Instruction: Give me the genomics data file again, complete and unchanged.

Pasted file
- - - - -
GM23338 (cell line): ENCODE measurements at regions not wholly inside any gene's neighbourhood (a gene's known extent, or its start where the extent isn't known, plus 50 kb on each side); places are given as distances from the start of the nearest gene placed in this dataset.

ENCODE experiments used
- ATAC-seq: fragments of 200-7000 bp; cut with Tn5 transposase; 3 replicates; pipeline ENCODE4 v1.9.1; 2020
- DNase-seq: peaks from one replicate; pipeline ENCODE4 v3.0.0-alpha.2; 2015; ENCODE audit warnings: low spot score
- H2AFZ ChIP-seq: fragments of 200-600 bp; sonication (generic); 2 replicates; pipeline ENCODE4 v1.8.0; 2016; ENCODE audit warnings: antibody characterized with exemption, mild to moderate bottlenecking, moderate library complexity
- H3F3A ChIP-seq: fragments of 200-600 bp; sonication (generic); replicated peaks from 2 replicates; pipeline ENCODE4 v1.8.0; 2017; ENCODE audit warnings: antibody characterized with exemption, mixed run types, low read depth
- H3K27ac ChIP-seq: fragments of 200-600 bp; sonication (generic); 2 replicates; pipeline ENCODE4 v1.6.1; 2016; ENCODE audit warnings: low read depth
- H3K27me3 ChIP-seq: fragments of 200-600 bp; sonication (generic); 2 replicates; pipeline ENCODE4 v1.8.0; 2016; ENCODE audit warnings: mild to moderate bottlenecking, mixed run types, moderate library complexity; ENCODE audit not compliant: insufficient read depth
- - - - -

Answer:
GM23338 (cell line): ENCODE measurements at regions not wholly inside any gene's neighbourhood (a gene's known extent, or its start where the extent isn't known, plus 50 kb on each side); places are given as distances from the start of the nearest gene placed in this dataset.

ENCODE experiments used
- ATAC-seq: fragments of 200-7000 bp; cut with Tn5 transposase; 3 replicates; pipeline ENCODE4 v1.9.1; 2020
- DNase-seq: peaks from one replicate; pipeline ENCODE4 v3.0.0-alpha.2; 2015; ENCODE audit warnings: low spot score
- H2AFZ ChIP-seq: fragments of 200-600 bp; sonication (generic); 2 replicates; pipeline ENCODE4 v1.8.0; 2016; ENCODE audit warnings: antibody characterized with exemption, mild to moderate bottlenecking, moderate library complexity
- H3F3A ChIP-seq: fragments of 200-600 bp; sonication (generic); replicated peaks from 2 replicates; pipeline ENCODE4 v1.8.0; 2017; ENCODE audit warnings: antibody characterized with exemption, mixed run types, low read depth
- H3K27ac ChIP-seq: fragments of 200-600 bp; sonication (generic); 2 replicates; pipeline ENCODE4 v1.6.1; 2016; ENCODE audit warnings: low read depth
- H3K27me3 ChIP-seq: fragments of 200-600 bp; sonication (generic); 2 replicates; pipeline ENCODE4 v1.8.0; 2016; ENCODE audit warnings: mild to moderate bottlenecking, mixed run types, moderate library complexity; ENCODE audit not compliant: insufficient read depth